The holidays are often the only time of year when the extended family gets together, and those occasions offer you and your siblings an opportunity to check on your parents well-being and discuss your observations together. Do they seem more forgetful or confused? Are they frailer than the last time you saw them? Have they lost too much weight? If you’ve noticed significant changes in their behavior and appearance, it’s time to discuss these concerns with your siblings and then, with all of you together, with your parents as well.
With the exception of sudden and unforeseen medical events, such as a fall or stroke, the need for assistance in aging parents rarely happens over night. However, most families wait until a medical crisis forces major decisions before acting. I’ve observed firsthand that those families who have been prepared end up with better quality care and much less stress — for your parents as well as you, the caregiver.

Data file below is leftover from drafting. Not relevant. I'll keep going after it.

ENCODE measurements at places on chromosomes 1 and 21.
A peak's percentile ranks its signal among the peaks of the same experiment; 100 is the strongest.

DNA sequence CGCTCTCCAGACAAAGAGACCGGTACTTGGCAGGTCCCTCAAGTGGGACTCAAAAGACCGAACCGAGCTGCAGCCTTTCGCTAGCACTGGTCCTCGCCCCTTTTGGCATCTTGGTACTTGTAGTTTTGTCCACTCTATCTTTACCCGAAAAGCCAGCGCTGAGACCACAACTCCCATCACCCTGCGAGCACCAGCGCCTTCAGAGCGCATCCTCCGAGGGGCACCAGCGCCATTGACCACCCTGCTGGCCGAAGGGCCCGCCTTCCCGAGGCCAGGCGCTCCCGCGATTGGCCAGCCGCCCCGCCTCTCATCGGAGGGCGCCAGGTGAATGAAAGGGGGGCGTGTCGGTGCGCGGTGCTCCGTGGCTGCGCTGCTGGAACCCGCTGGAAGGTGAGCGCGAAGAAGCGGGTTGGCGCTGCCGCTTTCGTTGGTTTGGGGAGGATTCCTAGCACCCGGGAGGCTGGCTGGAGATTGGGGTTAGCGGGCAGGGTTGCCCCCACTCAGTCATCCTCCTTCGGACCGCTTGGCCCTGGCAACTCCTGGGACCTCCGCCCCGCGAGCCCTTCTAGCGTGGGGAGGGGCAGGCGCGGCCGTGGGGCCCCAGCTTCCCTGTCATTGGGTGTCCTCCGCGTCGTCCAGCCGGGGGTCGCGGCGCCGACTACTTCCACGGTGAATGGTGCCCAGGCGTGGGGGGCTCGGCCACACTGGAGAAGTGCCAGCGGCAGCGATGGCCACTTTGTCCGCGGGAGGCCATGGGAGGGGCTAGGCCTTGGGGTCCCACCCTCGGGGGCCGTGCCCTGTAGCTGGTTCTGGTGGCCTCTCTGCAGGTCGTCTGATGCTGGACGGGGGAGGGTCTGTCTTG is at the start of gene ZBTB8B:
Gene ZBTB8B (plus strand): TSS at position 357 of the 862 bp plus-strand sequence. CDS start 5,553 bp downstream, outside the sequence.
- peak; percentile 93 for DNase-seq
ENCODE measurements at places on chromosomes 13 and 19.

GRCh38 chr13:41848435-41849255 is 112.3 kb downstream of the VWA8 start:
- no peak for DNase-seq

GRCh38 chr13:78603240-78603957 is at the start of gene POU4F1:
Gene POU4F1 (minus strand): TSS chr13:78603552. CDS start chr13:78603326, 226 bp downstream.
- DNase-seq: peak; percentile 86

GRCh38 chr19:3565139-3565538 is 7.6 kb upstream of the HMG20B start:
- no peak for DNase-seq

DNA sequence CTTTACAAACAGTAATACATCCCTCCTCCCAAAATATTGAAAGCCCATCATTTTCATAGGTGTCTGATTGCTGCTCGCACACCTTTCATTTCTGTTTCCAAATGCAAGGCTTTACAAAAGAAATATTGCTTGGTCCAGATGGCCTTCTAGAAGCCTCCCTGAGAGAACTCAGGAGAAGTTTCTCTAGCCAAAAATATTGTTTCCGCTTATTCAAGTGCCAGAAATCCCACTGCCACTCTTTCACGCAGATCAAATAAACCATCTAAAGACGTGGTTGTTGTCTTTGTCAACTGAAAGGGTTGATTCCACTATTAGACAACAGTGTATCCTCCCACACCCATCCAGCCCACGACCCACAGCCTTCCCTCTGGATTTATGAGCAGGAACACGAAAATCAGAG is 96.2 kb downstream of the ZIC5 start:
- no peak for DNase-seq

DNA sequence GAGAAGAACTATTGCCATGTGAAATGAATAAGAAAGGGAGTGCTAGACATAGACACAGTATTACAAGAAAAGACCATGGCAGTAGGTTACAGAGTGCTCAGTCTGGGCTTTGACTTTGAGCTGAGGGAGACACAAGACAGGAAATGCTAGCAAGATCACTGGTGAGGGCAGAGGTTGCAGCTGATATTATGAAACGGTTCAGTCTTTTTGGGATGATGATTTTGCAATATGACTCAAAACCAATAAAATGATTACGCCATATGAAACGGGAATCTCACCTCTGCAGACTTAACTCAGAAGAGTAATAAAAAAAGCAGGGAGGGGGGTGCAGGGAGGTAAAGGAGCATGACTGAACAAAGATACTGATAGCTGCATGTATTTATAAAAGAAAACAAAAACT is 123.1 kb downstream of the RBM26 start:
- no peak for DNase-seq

What does being prepared mean? Here are links to several articles I’ve written on what you can do to get ready and be prepared. It begins with a conversation with your parents. And there’s no time like the present for that first step.
- The Time To Talk Is Now
- A Step-By-Step Guide On Giving Power Of Attorney For Healthcare
- The First Step In Getting Help For Your Parent
- Does Your Parent's Doctor Still Make The Grade?t
- How To Start Helping Aging Relatives: Ten Questions You Should Know The Answers To
- What I Wish I Knew: The Importance Of Having A Trusted Resource
- Ask Nancy: The Importance Of Keeping Estate Documents Up-To-Date
- Ask Nancy: How Do You Know If Your Parents Need Help?
- Ask Nancy: Being Prepared Will Put Your Mind At Ease
- Ask Nancy: You Can't Be Too Prepared
- Ask Nancy: Advice On Choosing A Health Care Surrogate
- Ask Nancy: How To Activate A Long Term Care Policy
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